And secondly the S62, to the east of Letaba rest camp is also a popular game drive route, also meandering along the banks of the Letaba river. Lots of elephants and hippo are seen along this route and you can also stop at the Matambeni Bird Hide. It’s not as lengthy as the previous route and can be completed, comfortably, in an afternoon.
Bush walks can and should be booked prior to your arrival at Letaba, and usually consist of guided 3-hour walks in the bush with trained, armed guides that focus on the smaller, often overlooked aspects of Kruger Park, such as birds, animal tracks, sounds and trees. If you’re lucky though, sightings of animals are possible and even predators like lions have been seen on walks.
In Letaba camp, there is a short, but beautiful trail that runs all along the camp’s border to the river. It will take about 30 minutes to complete and often allows sightings of elephant and bushbuck close to the perimeter fence. Sightings of leopards have also been seen at night on this trail.
Due to its location on the river in what is a dry area of the Kruger, congregations of animals are common and drives in this region can produce fantastic sightings.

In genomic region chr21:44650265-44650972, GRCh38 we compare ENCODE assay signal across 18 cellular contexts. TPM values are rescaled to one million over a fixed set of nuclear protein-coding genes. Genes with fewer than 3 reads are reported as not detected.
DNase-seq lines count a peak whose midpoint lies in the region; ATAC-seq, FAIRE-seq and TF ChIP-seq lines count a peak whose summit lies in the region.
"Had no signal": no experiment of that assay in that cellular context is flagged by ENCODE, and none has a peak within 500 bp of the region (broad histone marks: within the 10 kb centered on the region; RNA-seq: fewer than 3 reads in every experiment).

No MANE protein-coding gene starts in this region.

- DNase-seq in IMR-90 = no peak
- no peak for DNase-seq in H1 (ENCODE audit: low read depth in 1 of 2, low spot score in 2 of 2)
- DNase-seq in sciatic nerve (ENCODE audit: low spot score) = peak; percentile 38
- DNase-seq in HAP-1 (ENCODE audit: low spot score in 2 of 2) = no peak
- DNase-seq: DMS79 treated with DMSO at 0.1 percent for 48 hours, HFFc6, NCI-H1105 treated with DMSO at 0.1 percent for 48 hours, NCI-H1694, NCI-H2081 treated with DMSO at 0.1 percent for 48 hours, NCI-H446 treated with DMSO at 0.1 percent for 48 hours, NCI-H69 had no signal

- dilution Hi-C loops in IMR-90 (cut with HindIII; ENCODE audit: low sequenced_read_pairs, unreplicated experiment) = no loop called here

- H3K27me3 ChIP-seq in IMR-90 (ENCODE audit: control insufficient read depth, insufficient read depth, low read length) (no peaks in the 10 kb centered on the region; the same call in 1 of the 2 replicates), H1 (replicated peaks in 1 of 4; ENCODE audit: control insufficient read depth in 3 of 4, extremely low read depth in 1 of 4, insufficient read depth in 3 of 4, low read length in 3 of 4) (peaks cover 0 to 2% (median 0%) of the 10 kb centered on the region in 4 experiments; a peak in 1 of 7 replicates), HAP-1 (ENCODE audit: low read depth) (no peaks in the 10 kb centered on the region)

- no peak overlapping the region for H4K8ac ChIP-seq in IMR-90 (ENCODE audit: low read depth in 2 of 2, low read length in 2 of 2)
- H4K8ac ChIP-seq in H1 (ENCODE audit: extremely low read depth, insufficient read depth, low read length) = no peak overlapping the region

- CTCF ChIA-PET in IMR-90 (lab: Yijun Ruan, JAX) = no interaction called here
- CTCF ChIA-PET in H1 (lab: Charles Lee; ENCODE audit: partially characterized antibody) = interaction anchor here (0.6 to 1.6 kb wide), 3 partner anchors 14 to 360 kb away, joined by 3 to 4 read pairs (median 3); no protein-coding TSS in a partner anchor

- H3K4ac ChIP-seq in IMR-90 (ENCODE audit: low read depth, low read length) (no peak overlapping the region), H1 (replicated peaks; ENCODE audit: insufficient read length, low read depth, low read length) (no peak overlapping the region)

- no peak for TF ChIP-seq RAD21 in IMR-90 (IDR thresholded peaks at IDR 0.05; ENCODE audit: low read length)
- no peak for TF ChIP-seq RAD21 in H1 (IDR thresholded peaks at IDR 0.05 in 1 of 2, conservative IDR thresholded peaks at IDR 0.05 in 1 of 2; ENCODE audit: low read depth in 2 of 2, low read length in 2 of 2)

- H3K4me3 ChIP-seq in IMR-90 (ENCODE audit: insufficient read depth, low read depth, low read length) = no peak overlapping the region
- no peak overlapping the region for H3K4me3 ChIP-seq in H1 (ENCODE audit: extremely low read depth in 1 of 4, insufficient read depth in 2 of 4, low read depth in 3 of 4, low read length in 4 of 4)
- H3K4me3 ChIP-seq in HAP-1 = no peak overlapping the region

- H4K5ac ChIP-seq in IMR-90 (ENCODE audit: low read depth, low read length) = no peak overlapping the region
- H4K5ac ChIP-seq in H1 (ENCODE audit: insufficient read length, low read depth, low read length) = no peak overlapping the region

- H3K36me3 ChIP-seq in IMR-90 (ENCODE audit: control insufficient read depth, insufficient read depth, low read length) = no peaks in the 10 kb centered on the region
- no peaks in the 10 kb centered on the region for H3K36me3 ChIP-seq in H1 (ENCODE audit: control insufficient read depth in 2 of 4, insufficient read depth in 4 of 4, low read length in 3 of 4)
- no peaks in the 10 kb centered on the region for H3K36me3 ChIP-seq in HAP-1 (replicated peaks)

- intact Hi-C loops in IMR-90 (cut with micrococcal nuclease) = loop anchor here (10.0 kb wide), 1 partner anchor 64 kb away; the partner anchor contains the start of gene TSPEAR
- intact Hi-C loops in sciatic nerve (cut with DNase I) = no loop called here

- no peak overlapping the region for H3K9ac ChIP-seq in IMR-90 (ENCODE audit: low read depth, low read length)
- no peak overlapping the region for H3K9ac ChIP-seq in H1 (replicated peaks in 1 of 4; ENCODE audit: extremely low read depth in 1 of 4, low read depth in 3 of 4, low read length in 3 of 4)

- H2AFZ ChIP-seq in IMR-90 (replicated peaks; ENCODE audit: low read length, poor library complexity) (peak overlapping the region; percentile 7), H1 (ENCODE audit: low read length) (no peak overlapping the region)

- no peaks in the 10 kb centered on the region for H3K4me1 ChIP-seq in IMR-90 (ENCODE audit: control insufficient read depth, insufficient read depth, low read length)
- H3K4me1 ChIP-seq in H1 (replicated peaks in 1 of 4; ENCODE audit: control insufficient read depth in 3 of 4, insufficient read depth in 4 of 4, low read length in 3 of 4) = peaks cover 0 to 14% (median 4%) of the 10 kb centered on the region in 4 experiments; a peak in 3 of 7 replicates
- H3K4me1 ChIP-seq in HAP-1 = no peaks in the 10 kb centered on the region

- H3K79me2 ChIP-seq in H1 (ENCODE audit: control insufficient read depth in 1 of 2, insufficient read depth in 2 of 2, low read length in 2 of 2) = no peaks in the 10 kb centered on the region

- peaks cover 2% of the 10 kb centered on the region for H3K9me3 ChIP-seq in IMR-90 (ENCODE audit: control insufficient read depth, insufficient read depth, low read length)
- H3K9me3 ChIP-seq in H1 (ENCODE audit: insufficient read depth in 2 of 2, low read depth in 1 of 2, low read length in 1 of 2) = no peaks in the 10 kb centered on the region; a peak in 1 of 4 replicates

Lions, leopards, hyenas, elephants, hippo, giraffes, zebra, buffalo and many common (and a few uncommon antelope species) can be observed around Letaba, with an especially high concentration of leopards in the area. The only member of the Big 5 that you may struggle to find in this area is rhino. They have been spotted here, of course, but are not as common as in the south of Kruger.
Birds are also prolific and of special note are yellow billed oxpeckers, rarely seen in southern Kruger. Look out for them on the backs of buffalo as they wander in large herds through the bush. Ground hornbills can also sometimes be seen in the region.
Remember your torches for walking around the camp at night. Noise is also not tolerated especially at night, and make sure your fire is extinguished before retiring to bed for the night. Vervet monkeys and baboons may be present during the day, so please ensure when you’re not around, that your food is locked away. Please remember, feeding of animals is highly frowned upon and not permitted.
To book Letaba or any SANParks properties in the Kruger or throughout South Africa, feel free to use our online booking from below, or contact Monya at firstname.lastname@example.org.